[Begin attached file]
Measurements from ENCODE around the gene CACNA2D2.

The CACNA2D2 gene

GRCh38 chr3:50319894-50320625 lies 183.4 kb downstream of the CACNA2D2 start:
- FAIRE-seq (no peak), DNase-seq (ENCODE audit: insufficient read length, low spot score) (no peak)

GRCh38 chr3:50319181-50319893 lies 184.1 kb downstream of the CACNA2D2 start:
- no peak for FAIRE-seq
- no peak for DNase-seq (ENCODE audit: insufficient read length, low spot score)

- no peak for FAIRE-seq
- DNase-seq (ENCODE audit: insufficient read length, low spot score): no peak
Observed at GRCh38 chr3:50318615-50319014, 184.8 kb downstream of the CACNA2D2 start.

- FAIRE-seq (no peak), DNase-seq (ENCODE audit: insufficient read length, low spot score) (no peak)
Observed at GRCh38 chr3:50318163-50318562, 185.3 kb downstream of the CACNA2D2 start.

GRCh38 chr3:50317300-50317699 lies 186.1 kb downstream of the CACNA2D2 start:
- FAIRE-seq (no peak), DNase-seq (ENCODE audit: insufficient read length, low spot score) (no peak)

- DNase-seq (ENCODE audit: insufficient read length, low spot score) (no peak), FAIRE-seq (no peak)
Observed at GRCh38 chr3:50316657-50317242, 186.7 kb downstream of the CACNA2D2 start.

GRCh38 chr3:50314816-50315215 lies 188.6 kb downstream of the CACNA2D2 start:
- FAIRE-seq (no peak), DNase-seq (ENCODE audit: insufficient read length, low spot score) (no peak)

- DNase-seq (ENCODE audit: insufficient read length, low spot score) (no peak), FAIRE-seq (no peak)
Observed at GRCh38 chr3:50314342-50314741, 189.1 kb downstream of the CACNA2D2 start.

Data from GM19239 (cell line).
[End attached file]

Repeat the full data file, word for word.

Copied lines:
Measurements from ENCODE around the gene CACNA2D2.

The CACNA2D2 gene

GRCh38 chr3:50319894-50320625 lies 183.4 kb downstream of the CACNA2D2 start:
- FAIRE-seq (no peak), DNase-seq (ENCODE audit: insufficient read length, low spot score) (no peak)

GRCh38 chr3:50319181-50319893 lies 184.1 kb downstream of the CACNA2D2 start:
- no peak for FAIRE-seq
- no peak for DNase-seq (ENCODE audit: insufficient read length, low spot score)

- no peak for FAIRE-seq
- DNase-seq (ENCODE audit: insufficient read length, low spot score): no peak
Observed at GRCh38 chr3:50318615-50319014, 184.8 kb downstream of the CACNA2D2 start.

- FAIRE-seq (no peak), DNase-seq (ENCODE audit: insufficient read length, low spot score) (no peak)
Observed at GRCh38 chr3:50318163-50318562, 185.3 kb downstream of the CACNA2D2 start.

GRCh38 chr3:50317300-50317699 lies 186.1 kb downstream of the CACNA2D2 start:
- FAIRE-seq (no peak), DNase-seq (ENCODE audit: insufficient read length, low spot score) (no peak)

- DNase-seq (ENCODE audit: insufficient read length, low spot score) (no peak), FAIRE-seq (no peak)
Observed at GRCh38 chr3:50316657-50317242, 186.7 kb downstream of the CACNA2D2 start.

GRCh38 chr3:50314816-50315215 lies 188.6 kb downstream of the CACNA2D2 start:
- FAIRE-seq (no peak), DNase-seq (ENCODE audit: insufficient read length, low spot score) (no peak)

- DNase-seq (ENCODE audit: insufficient read length, low spot score) (no peak), FAIRE-seq (no peak)
Observed at GRCh38 chr3:50314342-50314741, 189.1 kb downstream of the CACNA2D2 start.

Data from GM19239 (cell line).